October 4, 2013 at 5:18 pm |
  2. Mary

    I really don't like getting involved what passes for "dialogue" these days, however I can't help but point out that almost every commenter is completely off-topic. Christian beliefs are not the issue here. The issue is respect for one another, and I say that with fully aware that respecting another's beliefs is pretty rare these days. "Respect" means no mocking, no bullying, no poking fun, and no making a buck off of something someone else considers sacred.

    October 3, 2013 at 1:57 pm |
    • Dyslexic doG

      so what are your thoughts about all the Christian based laws in this country that disrespect (and oppress) sections of the community?

      October 3, 2013 at 1:59 pm |
    • Colin

      MAry, yo usaid, "Respect" means no mocking, no bullying, no poking fun, and no making a buck off of something someone else considers sacred."

      The problem with not criticizing beliefs that are "held sacred" is that it grants them a false immunity against healthy skepticism. Religious beliefs should be subject to the same rigour as anything else.

      October 3, 2013 at 2:07 pm |
      • Sara

        Exactly, we allow religion to be the magic cloak of immunity. Come up with any reprehensible idea and declare it "religion" or "sacred". Now it's free from criticism.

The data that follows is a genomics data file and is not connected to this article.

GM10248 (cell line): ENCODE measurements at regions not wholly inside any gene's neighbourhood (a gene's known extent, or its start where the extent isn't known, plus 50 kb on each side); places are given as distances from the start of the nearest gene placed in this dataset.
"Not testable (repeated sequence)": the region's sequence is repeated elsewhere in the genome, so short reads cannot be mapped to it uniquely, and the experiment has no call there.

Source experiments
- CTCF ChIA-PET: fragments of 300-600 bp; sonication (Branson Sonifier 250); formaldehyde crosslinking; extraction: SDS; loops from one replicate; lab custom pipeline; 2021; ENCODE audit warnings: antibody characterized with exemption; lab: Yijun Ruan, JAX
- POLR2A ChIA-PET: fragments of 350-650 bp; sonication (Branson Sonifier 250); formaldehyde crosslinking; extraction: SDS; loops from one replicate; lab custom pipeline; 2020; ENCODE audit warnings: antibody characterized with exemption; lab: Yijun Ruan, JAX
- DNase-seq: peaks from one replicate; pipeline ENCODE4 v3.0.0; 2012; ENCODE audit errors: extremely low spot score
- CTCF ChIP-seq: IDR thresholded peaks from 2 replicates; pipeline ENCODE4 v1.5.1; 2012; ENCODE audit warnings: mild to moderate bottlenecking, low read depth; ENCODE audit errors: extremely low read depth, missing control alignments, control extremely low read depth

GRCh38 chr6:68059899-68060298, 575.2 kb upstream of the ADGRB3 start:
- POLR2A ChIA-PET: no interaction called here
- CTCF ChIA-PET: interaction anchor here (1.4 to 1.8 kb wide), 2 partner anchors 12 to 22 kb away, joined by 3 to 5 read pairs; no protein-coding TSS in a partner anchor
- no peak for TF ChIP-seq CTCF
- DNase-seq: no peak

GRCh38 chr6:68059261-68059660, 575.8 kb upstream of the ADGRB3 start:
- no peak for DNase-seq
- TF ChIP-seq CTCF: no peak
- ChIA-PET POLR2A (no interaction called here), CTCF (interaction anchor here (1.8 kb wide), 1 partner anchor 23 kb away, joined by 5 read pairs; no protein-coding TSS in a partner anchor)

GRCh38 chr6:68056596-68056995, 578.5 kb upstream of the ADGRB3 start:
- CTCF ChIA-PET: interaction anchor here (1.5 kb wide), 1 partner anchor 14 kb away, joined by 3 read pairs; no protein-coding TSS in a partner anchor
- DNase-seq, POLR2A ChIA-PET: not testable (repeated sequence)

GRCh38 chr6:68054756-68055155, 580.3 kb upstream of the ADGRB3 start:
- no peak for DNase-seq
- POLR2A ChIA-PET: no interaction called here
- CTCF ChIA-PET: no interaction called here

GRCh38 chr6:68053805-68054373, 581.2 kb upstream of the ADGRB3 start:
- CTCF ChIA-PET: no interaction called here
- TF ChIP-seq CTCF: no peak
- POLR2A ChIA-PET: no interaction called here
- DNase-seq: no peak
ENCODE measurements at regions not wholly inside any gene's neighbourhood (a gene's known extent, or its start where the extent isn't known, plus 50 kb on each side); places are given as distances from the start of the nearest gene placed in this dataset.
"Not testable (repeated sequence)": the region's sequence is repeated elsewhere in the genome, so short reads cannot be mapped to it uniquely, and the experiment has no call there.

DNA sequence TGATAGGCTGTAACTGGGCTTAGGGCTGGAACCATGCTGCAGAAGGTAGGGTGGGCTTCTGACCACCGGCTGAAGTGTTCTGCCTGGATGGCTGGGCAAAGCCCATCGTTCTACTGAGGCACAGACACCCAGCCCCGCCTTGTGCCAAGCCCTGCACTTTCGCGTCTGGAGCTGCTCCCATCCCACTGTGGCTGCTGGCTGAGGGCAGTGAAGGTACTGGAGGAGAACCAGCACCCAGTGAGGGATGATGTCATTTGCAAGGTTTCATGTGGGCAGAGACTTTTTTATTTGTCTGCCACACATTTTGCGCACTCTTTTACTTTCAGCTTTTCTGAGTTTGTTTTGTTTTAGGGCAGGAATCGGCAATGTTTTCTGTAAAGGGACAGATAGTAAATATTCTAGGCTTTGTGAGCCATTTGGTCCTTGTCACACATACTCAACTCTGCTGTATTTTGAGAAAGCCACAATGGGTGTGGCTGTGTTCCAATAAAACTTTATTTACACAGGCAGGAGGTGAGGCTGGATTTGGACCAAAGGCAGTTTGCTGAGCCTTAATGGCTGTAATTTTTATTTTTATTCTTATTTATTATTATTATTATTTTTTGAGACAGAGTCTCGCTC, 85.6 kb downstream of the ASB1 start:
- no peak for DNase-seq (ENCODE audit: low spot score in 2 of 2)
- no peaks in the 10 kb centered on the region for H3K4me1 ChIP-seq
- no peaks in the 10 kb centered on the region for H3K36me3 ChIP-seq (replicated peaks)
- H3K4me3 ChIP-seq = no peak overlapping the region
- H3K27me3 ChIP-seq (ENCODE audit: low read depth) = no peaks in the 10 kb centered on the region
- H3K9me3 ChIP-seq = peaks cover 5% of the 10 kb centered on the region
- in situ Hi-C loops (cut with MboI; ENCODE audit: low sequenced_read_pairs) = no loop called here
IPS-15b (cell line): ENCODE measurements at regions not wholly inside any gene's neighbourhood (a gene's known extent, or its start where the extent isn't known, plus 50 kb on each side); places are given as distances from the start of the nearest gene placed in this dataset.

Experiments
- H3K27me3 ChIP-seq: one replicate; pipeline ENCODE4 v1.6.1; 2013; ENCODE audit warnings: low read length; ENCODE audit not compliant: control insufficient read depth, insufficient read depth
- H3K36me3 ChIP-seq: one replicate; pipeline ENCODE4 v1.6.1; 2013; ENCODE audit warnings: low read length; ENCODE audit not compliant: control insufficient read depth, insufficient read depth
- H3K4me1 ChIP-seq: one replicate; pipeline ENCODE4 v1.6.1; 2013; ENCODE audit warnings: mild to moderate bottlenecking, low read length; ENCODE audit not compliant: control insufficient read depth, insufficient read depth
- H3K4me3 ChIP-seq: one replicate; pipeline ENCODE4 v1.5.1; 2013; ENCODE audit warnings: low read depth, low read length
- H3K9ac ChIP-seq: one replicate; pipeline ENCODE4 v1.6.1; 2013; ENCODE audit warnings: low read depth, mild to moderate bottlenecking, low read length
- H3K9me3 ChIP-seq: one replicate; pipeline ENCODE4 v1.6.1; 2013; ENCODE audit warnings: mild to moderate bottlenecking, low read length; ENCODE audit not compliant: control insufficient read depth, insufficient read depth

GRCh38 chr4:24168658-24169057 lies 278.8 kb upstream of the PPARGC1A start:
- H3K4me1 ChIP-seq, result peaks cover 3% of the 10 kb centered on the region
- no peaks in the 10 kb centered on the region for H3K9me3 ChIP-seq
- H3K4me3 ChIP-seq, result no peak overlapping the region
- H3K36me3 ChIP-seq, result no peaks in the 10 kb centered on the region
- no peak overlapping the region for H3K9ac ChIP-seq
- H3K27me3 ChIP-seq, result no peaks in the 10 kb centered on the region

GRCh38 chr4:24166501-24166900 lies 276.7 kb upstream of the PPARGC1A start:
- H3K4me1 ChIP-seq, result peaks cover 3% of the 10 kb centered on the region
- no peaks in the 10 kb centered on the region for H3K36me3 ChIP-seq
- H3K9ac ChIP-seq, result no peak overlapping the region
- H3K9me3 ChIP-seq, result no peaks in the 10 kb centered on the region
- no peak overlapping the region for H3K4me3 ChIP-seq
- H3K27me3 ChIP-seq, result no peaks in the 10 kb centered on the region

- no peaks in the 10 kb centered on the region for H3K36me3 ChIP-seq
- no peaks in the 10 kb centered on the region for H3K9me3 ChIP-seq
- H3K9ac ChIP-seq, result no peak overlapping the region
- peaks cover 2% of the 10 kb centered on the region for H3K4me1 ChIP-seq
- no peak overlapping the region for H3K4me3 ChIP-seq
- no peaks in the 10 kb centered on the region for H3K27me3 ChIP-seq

October 3, 2013 at 2:15 pm |
    • Bryan H

      Mary – "poking fun" is not disrespect. I suppose it can be done with malice, but more often it is done with humor and, yes, with love. What friendship would be of any value without a little teasing?

      October 3, 2013 at 2:09 pm |
    • Sara

      If you neighbor considers Mein Kampf asacred text would you feel it wrong to mock. How about if they adopted a religion that involved ritual abuse of children? These are ideas, and all ideas should be open to criticism and the usual rhetorical techniques humans have developed, including hmore and sarcasm. When we start limiting how you can treat an idea, we come dangerously close to censoring ideas themselves. More frighteningly, you allow people to protect any idea they want from criticism, simply by declaring it sacred.

      October 3, 2013 at 2:14 pm |
    • HotAirAce